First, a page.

SF1279/SF2995/HF1778.[ENACTED!] Unrestricted equal rights bill that dismantles Minnesota’s forty-five year history of inequality. These bills are unrestricted equal rights bill that are generally identical to bills filed in the prior two legislative sessions. Sen. Erin Maye Quade, a DFL (Democratic) legislator, is the chief author of the Senate bill, and Rep. Steve Elkins is the chief author of the House bill. The bills constitute a necessary simplification of the law by eliminating Minnesota’s incomprehensibly complicated and discriminatory intermediary system, the first such system in the United States and one that has been in place since 1977. Minnesota Coalition for Adoption Reform and Minnesota-based Adoptee Rights Law Center are working collaboratively on the bill. The House bill has been assigned to the Health Finance and Policy Committee. The Senate bill was reported out of the Judiciary and Public Safety Committee and heard in the Health and Human Services Committee. It is now part of the Senate HHS omnibus appropriations bill (SF2995), which passed the full Senate on April 18. After negotiations, the adoptee birth record provisions in the Senate version of SF2995 were included and approved as part of the the overall HHS omnibus bill. The legislature passed the omnibus bill on May 22, the last day of the regular session, and Governor Tim Walz signed the bill into law on May 24. Minnesota will now become the 15th state in the country to restore equal rights to all adopted people born in the state. The law is fully effective on July 1, 2024.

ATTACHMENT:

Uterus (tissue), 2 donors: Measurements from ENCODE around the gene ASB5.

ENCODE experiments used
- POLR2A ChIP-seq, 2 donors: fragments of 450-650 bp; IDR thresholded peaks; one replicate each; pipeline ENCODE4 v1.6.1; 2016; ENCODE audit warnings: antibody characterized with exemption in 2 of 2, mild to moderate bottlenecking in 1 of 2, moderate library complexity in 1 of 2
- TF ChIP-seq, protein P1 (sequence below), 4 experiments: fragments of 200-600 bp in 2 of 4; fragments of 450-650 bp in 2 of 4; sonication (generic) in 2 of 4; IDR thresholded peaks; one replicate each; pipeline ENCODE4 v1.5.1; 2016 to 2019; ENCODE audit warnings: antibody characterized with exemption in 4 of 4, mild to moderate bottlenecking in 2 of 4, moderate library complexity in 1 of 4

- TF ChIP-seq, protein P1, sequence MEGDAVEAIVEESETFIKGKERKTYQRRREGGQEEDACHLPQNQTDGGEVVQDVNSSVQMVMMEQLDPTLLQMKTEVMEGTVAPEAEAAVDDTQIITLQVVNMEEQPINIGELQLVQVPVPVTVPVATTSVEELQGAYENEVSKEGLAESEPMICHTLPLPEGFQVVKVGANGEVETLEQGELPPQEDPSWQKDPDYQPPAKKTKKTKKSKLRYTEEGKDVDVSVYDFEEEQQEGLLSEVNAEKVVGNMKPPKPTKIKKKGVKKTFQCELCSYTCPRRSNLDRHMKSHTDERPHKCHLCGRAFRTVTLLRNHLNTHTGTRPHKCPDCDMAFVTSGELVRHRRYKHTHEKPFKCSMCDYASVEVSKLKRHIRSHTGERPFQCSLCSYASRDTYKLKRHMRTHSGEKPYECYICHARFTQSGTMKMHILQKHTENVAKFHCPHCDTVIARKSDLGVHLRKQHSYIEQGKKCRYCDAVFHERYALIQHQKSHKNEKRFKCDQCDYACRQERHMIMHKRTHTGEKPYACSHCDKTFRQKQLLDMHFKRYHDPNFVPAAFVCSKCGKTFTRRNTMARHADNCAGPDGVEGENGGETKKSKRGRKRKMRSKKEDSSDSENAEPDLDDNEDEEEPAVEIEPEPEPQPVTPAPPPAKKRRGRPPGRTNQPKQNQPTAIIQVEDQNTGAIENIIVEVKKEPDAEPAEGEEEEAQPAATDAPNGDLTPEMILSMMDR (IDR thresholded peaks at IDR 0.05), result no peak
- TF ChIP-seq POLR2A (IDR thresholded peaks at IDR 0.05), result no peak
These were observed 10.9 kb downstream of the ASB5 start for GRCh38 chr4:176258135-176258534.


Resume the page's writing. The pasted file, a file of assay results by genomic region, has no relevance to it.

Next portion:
Dead or Carried Over Bills
Bills that died in 2024 or were pushed to the 2025 legislative calendar for possible consideration. None to date.